Niles is the good brother while Holland is the little devil who comes up with all these schemes to scare people literally to death. Not only that, but Niles has come into possession of not just Grampa’s ring but a lovely finger wrapped in wax paper to go with it. Niles really tries to be good and is doted on my his grandmother who teaches him The Game which allows him to see through the eyes of other creatures – most dramatically illustrated when he gets a crow’s eye view of the farm on which they all live. But, something ain’t quite right with the Perry Twins – no, sir, and when their mother finds out exactly what that is she pays the price with a paralyzing fall down the stairs. You don’t even want to know what happens to that missing baby but you’ll find out anyway! Chris and Martin Udvarnoky play the fiendish twin brothers with Victor French and John Ritter in supporting roles. It was directed by Robert Mulligan and was adapted for film by Tom Tryon (who also wrote “Harvest Home” from which we got the warm and fuzzy film “Dark Secret of Harvest Home” starring Bette Davis) from his book of the same name. Also a good one but didn’t make the Top 5.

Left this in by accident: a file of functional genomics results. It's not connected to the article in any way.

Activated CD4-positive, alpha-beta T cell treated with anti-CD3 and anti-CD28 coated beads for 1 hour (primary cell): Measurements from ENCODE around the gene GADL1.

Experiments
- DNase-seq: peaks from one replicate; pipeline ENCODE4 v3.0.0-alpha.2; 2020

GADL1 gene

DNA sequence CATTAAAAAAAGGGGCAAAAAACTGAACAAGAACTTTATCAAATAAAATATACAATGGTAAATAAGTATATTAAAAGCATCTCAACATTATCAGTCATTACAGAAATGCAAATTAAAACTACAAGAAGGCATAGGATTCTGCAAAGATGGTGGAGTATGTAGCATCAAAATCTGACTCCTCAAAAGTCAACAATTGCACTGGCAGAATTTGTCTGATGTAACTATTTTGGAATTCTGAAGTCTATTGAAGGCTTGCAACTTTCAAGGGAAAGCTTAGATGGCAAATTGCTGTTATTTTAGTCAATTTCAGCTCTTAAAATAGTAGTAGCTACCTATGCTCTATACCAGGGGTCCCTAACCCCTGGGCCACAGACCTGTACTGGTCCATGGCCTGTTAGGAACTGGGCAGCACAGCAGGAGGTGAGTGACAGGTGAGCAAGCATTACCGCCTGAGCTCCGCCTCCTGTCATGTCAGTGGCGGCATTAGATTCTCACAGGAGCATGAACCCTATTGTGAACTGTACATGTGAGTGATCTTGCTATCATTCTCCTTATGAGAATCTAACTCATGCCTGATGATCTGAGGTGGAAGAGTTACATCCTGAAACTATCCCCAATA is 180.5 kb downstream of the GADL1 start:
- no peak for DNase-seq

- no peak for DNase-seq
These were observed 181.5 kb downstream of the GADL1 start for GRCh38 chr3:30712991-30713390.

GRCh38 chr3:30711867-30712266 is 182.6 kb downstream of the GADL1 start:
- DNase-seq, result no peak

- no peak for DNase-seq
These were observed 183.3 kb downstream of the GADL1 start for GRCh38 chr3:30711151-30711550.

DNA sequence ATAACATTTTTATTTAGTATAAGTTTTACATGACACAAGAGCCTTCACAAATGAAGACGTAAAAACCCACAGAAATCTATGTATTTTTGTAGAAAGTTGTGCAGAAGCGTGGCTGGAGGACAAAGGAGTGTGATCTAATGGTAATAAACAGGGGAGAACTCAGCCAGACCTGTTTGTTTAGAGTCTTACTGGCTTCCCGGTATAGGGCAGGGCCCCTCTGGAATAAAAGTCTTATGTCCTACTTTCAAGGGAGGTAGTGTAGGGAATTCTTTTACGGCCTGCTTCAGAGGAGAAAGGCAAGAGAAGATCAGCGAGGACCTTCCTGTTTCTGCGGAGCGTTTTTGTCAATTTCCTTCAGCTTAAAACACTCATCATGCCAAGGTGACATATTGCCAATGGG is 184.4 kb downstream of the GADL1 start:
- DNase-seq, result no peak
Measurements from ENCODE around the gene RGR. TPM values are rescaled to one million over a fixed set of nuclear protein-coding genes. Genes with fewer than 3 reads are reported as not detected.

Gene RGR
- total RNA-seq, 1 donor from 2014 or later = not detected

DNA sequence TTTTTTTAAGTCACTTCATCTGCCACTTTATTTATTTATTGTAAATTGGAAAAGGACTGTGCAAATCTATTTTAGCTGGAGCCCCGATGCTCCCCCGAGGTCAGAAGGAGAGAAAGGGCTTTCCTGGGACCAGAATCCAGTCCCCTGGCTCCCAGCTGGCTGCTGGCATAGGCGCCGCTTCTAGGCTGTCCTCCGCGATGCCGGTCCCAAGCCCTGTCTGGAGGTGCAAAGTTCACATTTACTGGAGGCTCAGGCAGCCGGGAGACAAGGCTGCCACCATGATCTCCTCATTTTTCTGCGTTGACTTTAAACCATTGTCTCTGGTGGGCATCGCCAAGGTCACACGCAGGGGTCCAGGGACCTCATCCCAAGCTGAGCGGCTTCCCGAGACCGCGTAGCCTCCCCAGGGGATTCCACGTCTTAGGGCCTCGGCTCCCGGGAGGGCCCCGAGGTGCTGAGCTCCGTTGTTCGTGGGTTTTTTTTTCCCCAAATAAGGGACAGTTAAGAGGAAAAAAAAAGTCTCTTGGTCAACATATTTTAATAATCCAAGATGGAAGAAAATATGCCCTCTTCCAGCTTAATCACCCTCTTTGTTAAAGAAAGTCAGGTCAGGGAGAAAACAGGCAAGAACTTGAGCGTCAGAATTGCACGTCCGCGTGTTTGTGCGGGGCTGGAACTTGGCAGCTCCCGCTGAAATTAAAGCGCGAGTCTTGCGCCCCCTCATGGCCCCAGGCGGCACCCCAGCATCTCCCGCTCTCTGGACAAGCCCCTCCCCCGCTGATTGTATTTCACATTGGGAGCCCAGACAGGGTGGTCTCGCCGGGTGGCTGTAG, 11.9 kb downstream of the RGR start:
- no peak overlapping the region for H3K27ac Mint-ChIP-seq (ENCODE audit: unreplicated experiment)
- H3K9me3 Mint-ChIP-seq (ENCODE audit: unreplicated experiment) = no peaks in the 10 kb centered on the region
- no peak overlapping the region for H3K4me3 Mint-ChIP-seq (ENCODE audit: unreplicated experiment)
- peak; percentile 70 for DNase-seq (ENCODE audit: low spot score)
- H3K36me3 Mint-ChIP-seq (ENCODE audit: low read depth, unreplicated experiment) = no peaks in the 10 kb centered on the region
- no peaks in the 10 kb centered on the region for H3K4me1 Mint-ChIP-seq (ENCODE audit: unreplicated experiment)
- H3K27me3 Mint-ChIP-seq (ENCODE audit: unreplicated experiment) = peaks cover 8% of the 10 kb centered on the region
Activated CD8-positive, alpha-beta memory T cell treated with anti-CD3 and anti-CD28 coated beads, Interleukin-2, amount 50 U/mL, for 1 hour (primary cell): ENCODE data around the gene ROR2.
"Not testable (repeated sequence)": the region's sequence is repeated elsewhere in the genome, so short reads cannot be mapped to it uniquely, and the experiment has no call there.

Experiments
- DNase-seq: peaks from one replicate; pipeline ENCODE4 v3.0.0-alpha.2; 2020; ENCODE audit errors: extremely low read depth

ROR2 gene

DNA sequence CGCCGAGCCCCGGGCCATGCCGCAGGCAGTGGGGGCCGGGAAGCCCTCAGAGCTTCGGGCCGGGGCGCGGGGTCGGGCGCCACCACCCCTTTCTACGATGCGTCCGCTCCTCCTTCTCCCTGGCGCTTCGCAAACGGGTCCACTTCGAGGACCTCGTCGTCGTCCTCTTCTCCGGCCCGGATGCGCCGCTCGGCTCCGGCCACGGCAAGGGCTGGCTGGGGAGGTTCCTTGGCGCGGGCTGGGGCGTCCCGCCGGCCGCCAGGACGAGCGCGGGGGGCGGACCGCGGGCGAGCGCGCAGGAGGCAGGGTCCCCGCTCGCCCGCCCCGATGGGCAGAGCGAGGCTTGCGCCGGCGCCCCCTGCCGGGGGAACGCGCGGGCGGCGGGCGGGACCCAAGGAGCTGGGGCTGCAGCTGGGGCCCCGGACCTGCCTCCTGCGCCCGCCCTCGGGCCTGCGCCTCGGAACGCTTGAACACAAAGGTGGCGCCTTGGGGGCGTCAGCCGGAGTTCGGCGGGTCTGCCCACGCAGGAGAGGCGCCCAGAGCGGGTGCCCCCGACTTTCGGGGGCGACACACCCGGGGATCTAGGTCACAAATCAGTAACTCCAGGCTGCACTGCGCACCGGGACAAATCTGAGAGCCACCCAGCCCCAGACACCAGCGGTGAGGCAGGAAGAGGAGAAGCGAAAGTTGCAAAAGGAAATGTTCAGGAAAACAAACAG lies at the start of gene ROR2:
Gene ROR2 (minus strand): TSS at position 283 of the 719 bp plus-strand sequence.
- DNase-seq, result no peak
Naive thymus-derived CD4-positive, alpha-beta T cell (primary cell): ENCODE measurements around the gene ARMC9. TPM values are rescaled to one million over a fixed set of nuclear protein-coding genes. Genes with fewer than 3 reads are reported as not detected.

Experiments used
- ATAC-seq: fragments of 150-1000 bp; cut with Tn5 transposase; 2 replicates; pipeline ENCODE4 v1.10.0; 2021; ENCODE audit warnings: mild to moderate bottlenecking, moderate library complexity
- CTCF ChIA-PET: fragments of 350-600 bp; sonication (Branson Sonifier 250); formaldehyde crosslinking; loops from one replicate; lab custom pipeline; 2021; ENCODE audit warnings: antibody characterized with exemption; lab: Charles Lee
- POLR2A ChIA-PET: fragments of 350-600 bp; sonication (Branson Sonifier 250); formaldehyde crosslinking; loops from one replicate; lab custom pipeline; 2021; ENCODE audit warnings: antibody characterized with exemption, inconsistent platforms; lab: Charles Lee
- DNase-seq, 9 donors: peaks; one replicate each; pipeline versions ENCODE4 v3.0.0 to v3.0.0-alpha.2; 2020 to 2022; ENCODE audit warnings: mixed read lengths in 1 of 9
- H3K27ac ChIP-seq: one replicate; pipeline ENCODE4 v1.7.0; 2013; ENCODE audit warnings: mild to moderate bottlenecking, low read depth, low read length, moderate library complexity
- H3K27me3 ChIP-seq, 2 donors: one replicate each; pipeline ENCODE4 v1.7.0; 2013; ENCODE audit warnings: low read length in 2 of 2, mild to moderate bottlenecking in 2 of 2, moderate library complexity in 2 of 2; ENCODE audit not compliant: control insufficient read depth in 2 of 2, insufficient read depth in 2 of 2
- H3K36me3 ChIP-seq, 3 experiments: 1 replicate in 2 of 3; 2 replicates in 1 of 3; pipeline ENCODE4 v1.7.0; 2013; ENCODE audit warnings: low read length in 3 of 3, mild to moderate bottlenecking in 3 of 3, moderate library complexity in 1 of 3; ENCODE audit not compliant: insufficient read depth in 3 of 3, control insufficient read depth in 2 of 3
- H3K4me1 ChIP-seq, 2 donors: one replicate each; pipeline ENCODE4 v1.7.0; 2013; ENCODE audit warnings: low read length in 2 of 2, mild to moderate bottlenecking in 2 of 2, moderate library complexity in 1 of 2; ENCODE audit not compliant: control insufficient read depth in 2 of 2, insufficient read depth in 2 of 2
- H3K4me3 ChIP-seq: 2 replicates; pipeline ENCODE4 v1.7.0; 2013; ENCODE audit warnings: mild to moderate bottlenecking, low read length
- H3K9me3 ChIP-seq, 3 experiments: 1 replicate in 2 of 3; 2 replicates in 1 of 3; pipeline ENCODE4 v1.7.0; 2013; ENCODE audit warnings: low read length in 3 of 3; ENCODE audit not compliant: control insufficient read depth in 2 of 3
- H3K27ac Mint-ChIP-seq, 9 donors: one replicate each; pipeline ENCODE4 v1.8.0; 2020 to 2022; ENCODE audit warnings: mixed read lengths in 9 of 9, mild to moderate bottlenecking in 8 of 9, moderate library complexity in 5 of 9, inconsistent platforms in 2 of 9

#2: Dark Night of the Scarecrow (1981)
This could very well be where my idea for Blood of the Scarecrow sprang from. “Dark Night of the Scarecrow” was a made-for-TV movie that aired on CBS and scarecrows were never the same to me after.
Bubba is a mildly retarded man who is befriended by a town girl by the name of Marylee and a good number of the town folk ain’t too pleased by this completely innocent friendship. When Marylee is attacked by a dog, Bubba comes to the rescue but is almost immediately accused of not just attacking the girl himself but raping her as well. The Haters quickly form a posse and decide if the law won’t take care of business, they will. Bubba’s mother gets word of this and dresses her son up as a scarecrow and instructs him to stand in the field very still to try and fool his would-be killers. Unfortunately the costume doesn’t fool the bloodhounds and Bubba is shot dead where he stands. The lead accuser, Otis, sticks a pitchfork into Bubba’s dead hand in an attempt to make it appear as if Bubba was killed with that instead of multiple gun shot wounds. But, gentle, sweet Bubba isn’t so kind in death as he was in life. The stalking of Otis Hazelrigg begins and it’s all that you could hope for!